14 Filing Supplies (cont.) LabelsIdentify contentsPrint clearly or use computer- generated labelsCover with tape to prevent smearingFile jacketsResemble file folders but have plastic or metal hooks on both sides to for hanging them inside filing drawersFiles are placed inside these jackets
15 Filing Supplies (cont.) File guidesHeavy cardboard or plastic inserts that identify groups of filesOut guidesMarkers made of stiff material; used as placeholders for removed filesFile sortersLarge envelope-style folders with tabs that store files temporarily
16 Filing Supplies (cont.) BindersSome offices use three-ring binders to keep patient recordsTabs are used to separate individual chartsRequire more storageEffective for management of active patient recordsPurchasing filing supplies is a common responsibility for medical assistants
17 Apply Your KnowledgeWhich of the following would you use to mark the place when removing a patient record from the file?File jacketFile guideOut guideFile sorterANSWER:AGREAT!
18 Filing Systems All use a sequential order Follow system exactly To avoid losing or misplacing recordsAvoid changing system
19 Filing Systems: Alphabetic Most common systemFiles are arranged in alphabetical orderFiles are labeled with the patient’s last name first, first name, then middle initialEach individual must have a separate file
20 Filing Systems: Alphabetic (cont.) Indexing rulesGuidelines for sequencing filesEach part of name is a unitLast nameFirst nameMiddle nameTitles (Jr., Sr. etc.) are the fourth indexing unit (to distinguish identical names from each other)Use for all alphabetizing done by a medical practice
21 Filing Systems: Numeric Organizes files by numbers instead of namesPatients are assigned sequential numbersThis system is often used with highly confidential informationA master list of patient names and numbers must be kept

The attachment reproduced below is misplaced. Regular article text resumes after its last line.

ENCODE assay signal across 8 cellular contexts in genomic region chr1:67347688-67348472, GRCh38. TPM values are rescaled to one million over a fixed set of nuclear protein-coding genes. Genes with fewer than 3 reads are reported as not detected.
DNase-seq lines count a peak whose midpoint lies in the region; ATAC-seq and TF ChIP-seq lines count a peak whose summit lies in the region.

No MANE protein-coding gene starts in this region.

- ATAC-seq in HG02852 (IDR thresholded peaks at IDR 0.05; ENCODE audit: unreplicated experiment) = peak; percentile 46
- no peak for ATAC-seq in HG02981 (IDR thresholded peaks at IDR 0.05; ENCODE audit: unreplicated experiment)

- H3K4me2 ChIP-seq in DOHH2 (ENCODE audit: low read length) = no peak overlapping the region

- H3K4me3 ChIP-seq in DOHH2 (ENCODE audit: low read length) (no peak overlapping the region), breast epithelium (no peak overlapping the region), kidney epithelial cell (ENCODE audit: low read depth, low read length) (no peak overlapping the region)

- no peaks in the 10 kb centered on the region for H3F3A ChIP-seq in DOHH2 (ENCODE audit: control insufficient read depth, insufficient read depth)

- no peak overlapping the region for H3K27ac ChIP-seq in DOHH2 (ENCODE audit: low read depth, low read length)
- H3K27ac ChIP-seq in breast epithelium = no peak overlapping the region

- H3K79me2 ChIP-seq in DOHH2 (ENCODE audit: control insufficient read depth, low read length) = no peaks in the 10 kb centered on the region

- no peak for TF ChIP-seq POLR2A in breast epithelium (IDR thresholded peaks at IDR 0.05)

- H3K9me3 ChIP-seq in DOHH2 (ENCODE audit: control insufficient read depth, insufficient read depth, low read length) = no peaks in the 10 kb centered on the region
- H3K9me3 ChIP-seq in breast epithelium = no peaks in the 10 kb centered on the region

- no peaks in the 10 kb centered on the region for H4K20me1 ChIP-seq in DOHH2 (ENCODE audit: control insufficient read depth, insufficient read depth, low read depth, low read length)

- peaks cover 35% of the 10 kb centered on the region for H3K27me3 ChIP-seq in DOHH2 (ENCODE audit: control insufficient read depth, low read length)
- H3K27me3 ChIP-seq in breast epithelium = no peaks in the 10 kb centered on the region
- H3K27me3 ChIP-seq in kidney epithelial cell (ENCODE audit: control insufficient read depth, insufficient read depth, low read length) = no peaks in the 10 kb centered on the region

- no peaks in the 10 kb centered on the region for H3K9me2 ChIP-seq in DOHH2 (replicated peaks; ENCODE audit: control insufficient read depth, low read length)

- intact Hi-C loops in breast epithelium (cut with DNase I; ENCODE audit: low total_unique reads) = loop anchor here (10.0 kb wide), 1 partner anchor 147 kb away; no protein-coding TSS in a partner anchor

22 Filing Systems: Numeric (cont.) Terminal digit filingTreat the last 2, 3, or 4 digits in a number as a single unitFor example, the numbers 024 represent the last three digits of a longer numberThe numbers 024 are then considered ending or terminal digits, so all folders ending in 024 are grouped togetherFiling is done based on last group of numbersMiddle digit filingUses the middle group as primary index for filing
23 Filing Systems Color Coding Used to distinguish files within a filing systemCan be used with either alphabetic or numeric filing systemsUsing classification with color codingIdentify how files are to be classifiedSelect a separate color for each classificationPost codes so all are aware of them
24 Filing Systems Color Coding 51 61 01 43 With alphabetic filing systems Each letter is assigned a colorThe first two letters of the last name are color-coded with colored tabsCan easily tell if files are filed correctlyWith numeric filing systemsNumbers 1 to 9 assigned a distinct colorHelps identify numeric files that are out of place51610143
25 Filing Systems (cont.) Tickler files Reminder files Check on a regular basisOrganized by month, week of month or day of weekComputers systems offer tickler files in the form of a calendarReminders set to alert prior to event
26 Filing Systems (cont.) Supplemental files Separate files containing additional informationPrevents cluttering of primary filesStored in a different location than primary fileContents should be distinguished from the primary file contents